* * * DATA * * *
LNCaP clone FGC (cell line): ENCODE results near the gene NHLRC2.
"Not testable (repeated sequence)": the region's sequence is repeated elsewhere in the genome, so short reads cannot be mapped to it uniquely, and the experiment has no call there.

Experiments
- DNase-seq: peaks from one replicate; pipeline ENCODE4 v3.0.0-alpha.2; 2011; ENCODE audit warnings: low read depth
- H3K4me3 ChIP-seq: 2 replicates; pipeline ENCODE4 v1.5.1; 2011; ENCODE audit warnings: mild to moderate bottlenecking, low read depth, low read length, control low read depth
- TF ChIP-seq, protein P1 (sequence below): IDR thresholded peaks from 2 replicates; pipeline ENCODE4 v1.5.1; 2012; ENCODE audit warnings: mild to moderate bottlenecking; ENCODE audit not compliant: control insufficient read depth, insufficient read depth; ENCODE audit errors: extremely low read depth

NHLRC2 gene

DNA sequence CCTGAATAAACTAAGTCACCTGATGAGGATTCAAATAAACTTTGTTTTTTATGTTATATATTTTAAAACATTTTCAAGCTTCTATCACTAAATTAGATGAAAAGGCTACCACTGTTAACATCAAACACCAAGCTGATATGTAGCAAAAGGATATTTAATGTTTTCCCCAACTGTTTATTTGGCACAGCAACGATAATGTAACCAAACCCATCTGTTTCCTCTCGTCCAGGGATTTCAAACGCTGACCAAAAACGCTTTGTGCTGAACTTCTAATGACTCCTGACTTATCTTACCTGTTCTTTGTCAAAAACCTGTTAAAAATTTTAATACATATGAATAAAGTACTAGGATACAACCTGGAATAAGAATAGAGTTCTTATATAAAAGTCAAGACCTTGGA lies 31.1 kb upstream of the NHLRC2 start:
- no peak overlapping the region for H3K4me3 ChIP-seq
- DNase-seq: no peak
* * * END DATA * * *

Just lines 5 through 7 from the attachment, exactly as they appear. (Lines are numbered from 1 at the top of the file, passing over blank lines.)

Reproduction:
- H3K4me3 ChIP-seq: 2 replicates; pipeline ENCODE4 v1.5.1; 2011; ENCODE audit warnings: mild to moderate bottlenecking, low read depth, low read length, control low read depth
- TF ChIP-seq, protein P1 (sequence below): IDR thresholded peaks from 2 replicates; pipeline ENCODE4 v1.5.1; 2012; ENCODE audit warnings: mild to moderate bottlenecking; ENCODE audit not compliant: control insufficient read depth, insufficient read depth; ENCODE audit errors: extremely low read depth

NHLRC2 gene